Drive it like you stole it...you may generate enough failure events that would change GM's position...
It looks like I did a number of things wrong... You're probably right, take it back and drive it like I stole it.
 

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I suspect that you are going to be disappointed with the outcome of refusing to pick up the car.

Cars come with a warranty for a reason: to fix issues you may encounter. You have decided that the relatively minor issues you have encountered (including a proactive part replacement) are now a major "safety, soundness and reliability" issue that prevents you from driving or accepting the car and deserves to have GM buy back the car and junk it as a lemon.

  • A sensor component for OnStar over-achieved and a person made a mistake. The dealer replaced the faulty part, someone at OnStar was likely chewed out.
  • GM proactively replaced some struts after a few failed, big deal. The new ones are better. A failing strut could actually hurt someone, unlike OnStar thinking you were in an accident.
  • You used the brakes to avoid a sudden road hazard and burned rubber. GM's fault?
  • The car failed to boot up and the dealer replaced a computer module. No one likes waiting for their car to be worked on, but Stuff Happens.
I can understand not being happy about any of the above. Sure, it would be better if all cars where perfect with zero defects, same for people. But that's not reality. I would take the car back and use it. It's not a lemon based on the above.

I doubt GM is going to buy back your car for the above no matter how dire you describe the issues. But rather than my opinion, go see an attorney about the lemon you think you have. The dealer may try to help in some way, but only for customer goodwill and not because of any legal requirement.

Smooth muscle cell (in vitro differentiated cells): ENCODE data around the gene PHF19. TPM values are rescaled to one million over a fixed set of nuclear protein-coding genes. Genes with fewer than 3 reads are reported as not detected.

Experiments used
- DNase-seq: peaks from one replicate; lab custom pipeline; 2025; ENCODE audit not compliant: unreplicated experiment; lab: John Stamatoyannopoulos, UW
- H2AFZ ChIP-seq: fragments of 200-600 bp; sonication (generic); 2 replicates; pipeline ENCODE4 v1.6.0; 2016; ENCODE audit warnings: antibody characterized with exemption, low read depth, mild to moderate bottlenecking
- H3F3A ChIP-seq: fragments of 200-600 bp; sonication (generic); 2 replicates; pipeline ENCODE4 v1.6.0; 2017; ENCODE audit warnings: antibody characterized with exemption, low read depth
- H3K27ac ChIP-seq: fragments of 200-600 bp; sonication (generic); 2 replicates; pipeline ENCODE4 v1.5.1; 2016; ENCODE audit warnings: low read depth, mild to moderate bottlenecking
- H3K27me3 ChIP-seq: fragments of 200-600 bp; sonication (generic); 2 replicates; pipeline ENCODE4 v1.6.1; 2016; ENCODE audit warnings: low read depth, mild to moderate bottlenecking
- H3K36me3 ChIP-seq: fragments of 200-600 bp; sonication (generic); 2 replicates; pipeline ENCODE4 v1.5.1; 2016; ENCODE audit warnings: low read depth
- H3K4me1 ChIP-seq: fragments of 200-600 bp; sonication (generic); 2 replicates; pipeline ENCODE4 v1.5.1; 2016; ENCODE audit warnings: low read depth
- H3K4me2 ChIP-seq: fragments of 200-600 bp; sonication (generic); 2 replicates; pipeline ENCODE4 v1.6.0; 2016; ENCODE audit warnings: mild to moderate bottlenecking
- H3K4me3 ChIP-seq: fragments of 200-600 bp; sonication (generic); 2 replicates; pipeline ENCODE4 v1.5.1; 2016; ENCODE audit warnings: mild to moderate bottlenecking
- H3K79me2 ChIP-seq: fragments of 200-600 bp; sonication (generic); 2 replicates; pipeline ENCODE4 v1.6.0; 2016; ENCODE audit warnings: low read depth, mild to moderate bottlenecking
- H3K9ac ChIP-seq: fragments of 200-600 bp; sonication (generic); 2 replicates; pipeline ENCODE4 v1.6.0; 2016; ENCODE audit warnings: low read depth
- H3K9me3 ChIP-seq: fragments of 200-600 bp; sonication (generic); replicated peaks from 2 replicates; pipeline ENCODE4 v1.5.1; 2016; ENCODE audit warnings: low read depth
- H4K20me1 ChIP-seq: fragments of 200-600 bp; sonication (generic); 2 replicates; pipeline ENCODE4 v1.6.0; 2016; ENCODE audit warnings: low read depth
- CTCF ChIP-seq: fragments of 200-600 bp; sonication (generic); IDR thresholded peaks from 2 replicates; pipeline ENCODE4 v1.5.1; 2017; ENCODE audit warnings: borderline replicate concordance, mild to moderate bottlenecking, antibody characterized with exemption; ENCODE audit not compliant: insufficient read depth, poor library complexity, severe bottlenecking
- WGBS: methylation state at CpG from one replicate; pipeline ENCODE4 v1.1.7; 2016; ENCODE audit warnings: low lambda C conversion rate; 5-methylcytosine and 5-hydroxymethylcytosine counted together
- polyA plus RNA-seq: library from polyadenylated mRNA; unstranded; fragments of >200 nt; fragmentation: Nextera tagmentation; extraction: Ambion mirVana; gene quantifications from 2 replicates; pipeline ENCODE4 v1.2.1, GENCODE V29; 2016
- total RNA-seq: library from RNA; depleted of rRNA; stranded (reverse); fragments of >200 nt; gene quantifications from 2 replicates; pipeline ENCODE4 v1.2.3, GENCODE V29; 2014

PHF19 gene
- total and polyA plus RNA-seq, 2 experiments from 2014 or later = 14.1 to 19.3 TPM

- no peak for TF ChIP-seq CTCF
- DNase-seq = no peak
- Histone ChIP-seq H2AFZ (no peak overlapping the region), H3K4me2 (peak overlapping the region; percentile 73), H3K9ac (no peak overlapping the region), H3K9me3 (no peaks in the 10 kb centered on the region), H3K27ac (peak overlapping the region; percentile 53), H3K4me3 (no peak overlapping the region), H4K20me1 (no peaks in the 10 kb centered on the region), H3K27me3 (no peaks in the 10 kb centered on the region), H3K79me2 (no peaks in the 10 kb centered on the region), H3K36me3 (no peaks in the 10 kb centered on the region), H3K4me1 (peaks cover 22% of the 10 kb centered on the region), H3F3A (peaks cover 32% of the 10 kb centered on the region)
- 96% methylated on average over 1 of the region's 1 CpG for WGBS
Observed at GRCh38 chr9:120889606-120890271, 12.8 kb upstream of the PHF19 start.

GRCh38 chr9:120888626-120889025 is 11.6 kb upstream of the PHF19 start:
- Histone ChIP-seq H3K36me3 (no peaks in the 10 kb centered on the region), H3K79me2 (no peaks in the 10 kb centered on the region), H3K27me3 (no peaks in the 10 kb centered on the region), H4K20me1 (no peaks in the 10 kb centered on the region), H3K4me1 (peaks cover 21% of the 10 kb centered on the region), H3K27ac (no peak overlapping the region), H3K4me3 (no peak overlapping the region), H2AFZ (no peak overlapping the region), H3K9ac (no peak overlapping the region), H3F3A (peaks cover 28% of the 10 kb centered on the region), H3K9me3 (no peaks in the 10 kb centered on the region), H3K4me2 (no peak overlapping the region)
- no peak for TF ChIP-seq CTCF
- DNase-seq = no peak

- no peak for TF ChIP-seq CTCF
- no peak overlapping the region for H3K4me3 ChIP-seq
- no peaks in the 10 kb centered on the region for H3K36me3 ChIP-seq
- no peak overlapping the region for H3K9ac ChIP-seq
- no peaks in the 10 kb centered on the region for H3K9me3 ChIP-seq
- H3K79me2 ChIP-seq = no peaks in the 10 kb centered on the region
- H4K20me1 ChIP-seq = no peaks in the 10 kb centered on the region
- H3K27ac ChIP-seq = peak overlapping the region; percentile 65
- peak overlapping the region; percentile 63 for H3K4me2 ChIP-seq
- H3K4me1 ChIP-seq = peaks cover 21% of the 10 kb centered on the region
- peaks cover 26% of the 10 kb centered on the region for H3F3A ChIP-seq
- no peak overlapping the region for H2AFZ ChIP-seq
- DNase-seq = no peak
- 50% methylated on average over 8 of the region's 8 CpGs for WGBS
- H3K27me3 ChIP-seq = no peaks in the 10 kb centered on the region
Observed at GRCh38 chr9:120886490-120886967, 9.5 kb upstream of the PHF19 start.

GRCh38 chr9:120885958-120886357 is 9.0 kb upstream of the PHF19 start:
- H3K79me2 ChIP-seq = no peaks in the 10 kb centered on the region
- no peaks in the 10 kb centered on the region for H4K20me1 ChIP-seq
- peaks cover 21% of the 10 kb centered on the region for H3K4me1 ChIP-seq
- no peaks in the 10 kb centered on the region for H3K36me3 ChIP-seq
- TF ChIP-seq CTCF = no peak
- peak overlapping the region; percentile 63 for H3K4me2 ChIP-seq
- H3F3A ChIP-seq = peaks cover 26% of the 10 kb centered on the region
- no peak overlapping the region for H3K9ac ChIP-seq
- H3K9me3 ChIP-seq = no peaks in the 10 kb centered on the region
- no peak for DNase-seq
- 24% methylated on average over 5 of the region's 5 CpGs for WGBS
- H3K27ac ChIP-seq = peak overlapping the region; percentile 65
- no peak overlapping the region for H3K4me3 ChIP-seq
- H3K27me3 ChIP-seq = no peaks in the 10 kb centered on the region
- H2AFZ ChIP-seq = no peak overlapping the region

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Sorry to hear about your problem Volt. I think you may have more of a problem dealer. The reason I think this is, the strut problem was corrected before your Volt was even built. Our 2011 had the suspect struts, however our 2014 already had the updated struts. Seems unlikely that they would resume using the suspect struts in later builds. If you dealer said they would help resolve this, but hasn't, they may be the problem. Good luck in getting your situation resolved, Volt reps do read at least some of these posts and may contact you.
 

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It sounds like some of these are mountains made from mole hills.

- The OnStar issue seems very odd, and that would frustrate me.
- A recall for the lift gate struts is not a big deal. And essentially every vehicle has recalls. This is a non-issue in my opinion.
- The stopping behavior seems odd. I would maybe have an issue with this but an ABS issue cropping up on a vehicle is far from uncommon, and they fixed it.
- The initializing message, lots of warning messages, and not starting is indicative of a failed 12V battery. Many have observed it. Or sometimes it can be a BCM (rare). When this happens it usually gets replaced and the problem never happens again.

So to me this boils down to a one-off OnStar glitch, and a one-off ABS glitch (the tires didn't spontaneously lock which seemed implied in the short version, but that was caused by heavy braking), both of which were repaired and haven't occurred again.